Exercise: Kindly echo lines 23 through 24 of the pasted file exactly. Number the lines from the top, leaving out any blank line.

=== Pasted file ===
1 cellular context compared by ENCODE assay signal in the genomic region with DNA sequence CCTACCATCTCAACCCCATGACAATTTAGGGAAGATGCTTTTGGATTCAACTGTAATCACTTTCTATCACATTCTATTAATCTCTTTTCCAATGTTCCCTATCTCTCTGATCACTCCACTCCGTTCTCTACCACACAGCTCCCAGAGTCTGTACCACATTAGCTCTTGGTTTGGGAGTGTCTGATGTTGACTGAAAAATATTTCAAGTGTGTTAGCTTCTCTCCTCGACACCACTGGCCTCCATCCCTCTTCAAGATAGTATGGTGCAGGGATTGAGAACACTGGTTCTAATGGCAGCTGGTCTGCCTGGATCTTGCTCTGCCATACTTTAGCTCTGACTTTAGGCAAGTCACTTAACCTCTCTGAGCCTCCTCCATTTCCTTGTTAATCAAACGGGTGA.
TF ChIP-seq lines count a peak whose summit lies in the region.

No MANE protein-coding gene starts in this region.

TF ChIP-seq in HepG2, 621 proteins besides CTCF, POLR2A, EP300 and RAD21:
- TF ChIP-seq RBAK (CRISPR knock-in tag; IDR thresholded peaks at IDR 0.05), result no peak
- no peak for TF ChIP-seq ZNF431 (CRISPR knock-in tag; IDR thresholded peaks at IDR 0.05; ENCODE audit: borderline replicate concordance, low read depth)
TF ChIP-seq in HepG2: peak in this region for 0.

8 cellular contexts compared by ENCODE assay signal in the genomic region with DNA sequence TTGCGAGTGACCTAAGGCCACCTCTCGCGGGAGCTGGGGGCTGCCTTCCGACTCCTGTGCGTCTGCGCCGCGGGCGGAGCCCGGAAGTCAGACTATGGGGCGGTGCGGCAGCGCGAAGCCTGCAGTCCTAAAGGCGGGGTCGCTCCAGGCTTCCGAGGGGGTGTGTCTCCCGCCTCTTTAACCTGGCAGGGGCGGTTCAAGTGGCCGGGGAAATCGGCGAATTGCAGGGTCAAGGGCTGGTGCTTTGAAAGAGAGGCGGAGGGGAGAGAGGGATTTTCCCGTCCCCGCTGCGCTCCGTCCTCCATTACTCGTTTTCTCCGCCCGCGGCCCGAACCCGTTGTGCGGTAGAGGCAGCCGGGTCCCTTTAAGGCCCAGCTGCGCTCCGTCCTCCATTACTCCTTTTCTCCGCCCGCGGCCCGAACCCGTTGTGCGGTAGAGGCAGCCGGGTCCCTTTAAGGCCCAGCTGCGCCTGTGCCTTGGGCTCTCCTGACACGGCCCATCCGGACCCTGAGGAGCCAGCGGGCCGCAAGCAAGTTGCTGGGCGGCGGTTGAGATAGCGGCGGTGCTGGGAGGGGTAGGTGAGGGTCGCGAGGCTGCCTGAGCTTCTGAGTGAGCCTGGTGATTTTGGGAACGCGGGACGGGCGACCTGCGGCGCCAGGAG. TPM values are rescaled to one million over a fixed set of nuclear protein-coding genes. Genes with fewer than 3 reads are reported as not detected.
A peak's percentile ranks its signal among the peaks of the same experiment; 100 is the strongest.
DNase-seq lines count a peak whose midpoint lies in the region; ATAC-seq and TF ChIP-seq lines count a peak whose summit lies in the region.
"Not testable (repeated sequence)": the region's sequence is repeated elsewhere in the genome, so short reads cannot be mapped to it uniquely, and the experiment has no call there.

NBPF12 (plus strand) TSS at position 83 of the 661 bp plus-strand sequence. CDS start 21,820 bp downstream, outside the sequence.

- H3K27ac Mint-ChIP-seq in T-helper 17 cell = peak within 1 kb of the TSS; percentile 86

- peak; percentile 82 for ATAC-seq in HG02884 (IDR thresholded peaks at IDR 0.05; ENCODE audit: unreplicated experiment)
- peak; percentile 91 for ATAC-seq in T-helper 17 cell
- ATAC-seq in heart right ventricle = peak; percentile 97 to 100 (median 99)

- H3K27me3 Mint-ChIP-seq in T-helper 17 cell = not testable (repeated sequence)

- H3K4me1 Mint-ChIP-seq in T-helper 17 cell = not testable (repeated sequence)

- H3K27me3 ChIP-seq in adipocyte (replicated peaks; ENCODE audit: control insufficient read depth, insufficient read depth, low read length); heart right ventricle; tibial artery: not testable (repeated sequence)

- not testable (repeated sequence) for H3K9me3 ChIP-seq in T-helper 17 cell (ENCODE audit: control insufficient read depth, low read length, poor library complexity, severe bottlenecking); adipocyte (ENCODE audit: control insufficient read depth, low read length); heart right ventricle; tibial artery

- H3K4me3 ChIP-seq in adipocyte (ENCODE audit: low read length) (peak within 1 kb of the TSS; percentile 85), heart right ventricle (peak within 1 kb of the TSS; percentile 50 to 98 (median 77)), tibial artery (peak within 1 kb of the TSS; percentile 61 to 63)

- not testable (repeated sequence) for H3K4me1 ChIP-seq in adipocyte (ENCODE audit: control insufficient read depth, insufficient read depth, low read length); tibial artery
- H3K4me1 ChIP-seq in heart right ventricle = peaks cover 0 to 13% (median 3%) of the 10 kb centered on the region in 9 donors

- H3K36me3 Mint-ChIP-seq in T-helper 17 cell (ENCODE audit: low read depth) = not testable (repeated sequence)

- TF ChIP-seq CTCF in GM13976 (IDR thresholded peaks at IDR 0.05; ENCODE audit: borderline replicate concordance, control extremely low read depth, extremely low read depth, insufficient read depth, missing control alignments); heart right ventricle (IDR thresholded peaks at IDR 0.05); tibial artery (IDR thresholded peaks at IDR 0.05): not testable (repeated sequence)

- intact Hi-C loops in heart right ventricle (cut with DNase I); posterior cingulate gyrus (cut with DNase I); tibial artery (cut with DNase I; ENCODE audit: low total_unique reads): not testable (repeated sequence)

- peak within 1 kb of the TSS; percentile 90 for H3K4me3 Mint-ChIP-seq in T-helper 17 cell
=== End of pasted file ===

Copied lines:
- H3K4me1 ChIP-seq in heart right ventricle = peaks cover 0 to 13% (median 3%) of the 10 kb centered on the region in 9 donors

- H3K36me3 Mint-ChIP-seq in T-helper 17 cell (ENCODE audit: low read depth) = not testable (repeated sequence)